the double backslash being required because JavaScript will interpret
a single one and discards it before it gets to MakeNode. Only double
quotes are allowed, MakeNode does not use eval()
so the parser is limited but safe. Anything but numbers, null,
Booleans and double quoted strings will be ignored.


The {?} placeholder is handy to use
with checkboxes and radio buttons. It will produce the string
“checked” depending on the truth
value of the processing instruction code that follows. Thus, <input
type=”checkbox” {? m getLength}/>
will produce a marked
checkbox if the getLength method returns
anything but zero. {?} will accept any
of the other placeholders, though it only makes sense with the first
three.


For the {c} placeholder, we need to
have a _CLASS_NAMES property defined.


Further placeholders can be added to MakeNode by adding them into
the _templateHandlers hash.


The _CLASS_NAMES property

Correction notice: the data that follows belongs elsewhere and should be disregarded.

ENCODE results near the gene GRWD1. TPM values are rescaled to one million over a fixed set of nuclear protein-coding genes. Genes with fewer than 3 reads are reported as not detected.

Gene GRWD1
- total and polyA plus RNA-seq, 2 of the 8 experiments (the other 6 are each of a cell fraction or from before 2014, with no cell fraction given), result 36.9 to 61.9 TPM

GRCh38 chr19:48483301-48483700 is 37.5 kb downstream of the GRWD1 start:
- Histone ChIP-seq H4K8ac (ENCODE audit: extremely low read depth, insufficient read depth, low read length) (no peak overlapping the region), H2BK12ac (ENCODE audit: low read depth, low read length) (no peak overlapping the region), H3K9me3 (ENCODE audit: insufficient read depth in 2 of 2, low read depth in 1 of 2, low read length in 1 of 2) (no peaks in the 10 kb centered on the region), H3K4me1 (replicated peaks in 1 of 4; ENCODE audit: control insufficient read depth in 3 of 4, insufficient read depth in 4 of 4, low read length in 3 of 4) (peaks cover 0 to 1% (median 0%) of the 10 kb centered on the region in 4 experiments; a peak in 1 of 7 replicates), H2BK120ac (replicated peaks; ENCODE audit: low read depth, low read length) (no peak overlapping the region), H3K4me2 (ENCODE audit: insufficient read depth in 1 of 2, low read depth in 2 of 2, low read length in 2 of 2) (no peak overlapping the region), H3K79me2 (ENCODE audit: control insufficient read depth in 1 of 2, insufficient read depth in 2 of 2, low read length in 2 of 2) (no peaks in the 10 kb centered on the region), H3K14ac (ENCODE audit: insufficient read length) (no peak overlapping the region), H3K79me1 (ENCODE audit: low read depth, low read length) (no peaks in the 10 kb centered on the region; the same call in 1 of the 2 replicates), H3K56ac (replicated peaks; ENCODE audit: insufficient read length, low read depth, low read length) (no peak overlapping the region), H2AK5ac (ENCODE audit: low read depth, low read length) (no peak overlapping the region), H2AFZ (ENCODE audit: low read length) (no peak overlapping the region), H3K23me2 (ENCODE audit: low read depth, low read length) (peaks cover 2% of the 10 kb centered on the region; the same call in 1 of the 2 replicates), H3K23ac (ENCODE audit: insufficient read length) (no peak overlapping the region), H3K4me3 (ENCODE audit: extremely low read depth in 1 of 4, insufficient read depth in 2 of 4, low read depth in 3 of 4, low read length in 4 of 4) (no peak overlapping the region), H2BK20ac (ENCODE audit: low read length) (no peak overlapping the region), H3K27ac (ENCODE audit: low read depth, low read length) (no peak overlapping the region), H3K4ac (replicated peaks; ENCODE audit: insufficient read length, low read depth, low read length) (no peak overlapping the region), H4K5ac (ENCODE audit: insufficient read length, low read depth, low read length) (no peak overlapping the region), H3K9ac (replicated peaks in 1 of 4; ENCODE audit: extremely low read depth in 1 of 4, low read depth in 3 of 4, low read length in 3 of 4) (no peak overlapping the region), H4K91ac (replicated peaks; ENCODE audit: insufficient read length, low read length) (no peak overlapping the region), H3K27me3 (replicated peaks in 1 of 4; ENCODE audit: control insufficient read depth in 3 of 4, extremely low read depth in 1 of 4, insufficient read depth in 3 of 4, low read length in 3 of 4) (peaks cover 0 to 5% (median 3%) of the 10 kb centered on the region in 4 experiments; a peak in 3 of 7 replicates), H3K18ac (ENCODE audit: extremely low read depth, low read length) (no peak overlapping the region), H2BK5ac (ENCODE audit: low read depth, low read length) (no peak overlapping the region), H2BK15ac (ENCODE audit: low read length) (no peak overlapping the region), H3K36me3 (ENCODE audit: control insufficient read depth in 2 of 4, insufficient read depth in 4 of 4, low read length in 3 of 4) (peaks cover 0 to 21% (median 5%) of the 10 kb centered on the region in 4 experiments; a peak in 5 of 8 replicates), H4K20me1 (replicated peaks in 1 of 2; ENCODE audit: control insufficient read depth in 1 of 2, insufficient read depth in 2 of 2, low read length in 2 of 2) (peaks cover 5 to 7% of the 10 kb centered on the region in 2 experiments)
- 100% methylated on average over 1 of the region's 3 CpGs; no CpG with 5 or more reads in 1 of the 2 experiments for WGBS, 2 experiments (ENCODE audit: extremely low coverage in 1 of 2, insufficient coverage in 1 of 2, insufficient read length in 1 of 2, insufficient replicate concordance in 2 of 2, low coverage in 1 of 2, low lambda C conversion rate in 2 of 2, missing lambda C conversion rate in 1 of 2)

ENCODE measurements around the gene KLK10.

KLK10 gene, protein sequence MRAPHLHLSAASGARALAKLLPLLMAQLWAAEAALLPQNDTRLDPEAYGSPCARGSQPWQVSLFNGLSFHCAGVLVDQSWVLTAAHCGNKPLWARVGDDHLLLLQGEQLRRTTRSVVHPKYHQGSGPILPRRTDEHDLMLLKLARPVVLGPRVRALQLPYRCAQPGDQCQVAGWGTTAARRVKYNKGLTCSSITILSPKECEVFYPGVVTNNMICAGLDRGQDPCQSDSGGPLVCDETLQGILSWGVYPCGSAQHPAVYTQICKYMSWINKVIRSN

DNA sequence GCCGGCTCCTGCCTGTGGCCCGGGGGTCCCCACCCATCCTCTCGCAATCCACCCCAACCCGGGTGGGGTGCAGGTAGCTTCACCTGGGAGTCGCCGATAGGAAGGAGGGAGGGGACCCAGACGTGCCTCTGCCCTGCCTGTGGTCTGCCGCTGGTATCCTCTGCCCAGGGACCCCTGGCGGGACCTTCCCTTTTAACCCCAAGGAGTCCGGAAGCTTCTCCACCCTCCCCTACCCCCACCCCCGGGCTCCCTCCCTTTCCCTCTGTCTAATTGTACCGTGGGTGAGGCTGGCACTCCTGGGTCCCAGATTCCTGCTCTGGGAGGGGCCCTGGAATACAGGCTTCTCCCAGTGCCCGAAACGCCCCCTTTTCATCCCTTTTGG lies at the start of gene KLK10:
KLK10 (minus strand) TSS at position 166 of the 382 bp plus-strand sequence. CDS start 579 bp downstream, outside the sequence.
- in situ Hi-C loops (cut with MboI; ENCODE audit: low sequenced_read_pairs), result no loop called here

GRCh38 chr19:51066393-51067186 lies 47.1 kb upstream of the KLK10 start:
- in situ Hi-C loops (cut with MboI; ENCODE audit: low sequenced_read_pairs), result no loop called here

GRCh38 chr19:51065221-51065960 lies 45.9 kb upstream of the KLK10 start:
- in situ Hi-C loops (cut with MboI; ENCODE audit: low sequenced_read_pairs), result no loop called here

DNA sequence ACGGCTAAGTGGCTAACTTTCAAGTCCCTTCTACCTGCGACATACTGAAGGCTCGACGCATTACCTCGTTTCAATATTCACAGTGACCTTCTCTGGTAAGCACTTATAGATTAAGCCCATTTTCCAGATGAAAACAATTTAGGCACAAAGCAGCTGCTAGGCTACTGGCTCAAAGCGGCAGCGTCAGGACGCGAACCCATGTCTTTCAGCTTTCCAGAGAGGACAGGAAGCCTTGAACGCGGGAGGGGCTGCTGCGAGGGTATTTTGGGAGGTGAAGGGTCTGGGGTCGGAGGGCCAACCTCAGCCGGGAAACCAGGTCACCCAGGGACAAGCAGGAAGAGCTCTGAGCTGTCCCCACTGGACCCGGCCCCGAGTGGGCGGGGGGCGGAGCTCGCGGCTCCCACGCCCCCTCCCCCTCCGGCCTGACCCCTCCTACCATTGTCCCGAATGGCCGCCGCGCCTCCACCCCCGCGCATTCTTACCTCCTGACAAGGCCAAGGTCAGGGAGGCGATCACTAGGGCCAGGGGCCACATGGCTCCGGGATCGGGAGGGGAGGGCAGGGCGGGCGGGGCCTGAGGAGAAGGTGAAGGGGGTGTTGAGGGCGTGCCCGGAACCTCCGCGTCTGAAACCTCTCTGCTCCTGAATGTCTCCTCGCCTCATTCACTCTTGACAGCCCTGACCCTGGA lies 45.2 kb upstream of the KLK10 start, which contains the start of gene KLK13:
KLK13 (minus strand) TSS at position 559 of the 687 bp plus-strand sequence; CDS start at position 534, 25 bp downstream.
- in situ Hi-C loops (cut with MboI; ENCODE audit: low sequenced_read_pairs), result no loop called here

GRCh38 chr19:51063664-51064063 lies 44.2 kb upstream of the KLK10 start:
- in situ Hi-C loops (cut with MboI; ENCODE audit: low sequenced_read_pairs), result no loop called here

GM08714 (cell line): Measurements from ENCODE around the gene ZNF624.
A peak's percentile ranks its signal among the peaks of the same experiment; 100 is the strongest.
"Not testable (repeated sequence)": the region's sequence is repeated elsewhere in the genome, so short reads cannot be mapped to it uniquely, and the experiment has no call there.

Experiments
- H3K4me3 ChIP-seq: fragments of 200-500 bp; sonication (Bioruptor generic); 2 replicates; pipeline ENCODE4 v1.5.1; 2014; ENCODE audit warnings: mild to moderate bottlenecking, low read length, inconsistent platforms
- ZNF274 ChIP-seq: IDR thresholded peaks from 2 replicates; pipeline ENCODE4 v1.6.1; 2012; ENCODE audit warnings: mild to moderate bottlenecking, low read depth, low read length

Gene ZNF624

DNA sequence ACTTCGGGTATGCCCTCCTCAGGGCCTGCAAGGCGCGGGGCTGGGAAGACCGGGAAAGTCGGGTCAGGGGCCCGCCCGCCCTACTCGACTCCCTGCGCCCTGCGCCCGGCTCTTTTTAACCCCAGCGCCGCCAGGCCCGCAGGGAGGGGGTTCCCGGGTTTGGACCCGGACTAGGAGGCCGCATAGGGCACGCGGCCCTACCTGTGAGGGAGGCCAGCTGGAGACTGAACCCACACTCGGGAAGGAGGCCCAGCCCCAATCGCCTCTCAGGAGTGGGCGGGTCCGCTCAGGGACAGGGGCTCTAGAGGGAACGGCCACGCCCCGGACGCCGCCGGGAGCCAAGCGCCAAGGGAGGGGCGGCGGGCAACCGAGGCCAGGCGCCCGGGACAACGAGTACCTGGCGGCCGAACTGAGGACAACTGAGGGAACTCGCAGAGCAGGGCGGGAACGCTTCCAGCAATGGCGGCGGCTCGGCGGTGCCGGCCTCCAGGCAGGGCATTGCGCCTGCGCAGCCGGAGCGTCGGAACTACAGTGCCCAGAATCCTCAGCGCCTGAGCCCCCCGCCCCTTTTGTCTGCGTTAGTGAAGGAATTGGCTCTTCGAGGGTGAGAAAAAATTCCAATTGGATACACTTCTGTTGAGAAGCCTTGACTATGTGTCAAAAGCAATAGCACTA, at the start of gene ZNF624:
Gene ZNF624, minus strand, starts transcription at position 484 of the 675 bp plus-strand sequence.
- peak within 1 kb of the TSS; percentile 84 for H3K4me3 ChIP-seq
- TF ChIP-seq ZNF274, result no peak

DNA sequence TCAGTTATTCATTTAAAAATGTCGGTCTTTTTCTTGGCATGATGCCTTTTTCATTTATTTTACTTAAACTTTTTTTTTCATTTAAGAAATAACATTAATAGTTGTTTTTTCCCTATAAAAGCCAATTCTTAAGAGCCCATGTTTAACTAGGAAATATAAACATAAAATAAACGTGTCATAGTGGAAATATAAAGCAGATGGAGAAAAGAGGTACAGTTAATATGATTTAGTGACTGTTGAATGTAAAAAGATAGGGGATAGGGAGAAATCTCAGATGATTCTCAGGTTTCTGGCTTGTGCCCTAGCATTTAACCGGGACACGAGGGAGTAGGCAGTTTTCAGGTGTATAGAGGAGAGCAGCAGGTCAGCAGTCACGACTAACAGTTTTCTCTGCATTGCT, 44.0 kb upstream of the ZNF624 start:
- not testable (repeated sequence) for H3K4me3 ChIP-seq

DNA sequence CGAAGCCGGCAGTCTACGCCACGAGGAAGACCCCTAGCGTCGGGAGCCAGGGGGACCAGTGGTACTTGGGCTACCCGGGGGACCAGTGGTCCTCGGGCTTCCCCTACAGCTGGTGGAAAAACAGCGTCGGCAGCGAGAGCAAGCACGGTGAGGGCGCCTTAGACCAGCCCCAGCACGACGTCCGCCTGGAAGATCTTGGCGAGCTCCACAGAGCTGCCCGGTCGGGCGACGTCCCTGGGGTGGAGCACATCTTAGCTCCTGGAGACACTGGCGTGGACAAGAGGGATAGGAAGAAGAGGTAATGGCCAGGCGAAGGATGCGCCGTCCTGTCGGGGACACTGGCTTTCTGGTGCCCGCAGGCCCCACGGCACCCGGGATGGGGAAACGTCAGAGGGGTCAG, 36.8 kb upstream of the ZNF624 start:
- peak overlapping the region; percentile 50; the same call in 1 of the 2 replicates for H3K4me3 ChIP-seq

Along with the ATTRS and _TEMPLATE
static attributes, we can define a _CLASS_NAMES
property which points to an array of strings. Each of those strings
will be used to generate a className. Thus _CLASS_NAMES:
['input']
will produce the className “yui3-spinner-input”.
Those classNames are stored in an instance property this._classNames.
The {c input} placeholder in the
template above will be replaced by “yui3-spinner-input”.


You can use the _CLASS_NAMES property
to generate any number of classNames, whether you use them in the
template or not. You can still reach those extra classNames from
within this._classNames. The className
is generated using the yui3 prefix
followed by the value of the NAME static
property turned lowercase, and then the string given in _CLASS_NAMES
(this last one will not be turned lowercase), all separated by
hyphens. The _classNames hash will also
contain the classNames for the boundingBox
and the contentBox, the first under the
"." key and the second under
the “content” key. Widget assigns to
the boundingBox the classNames derived
from the values of the NAME property of
each of the classes in the inheritance chain, starting with
yui3-widget. MakeNode stores into
this._classNames only the top-most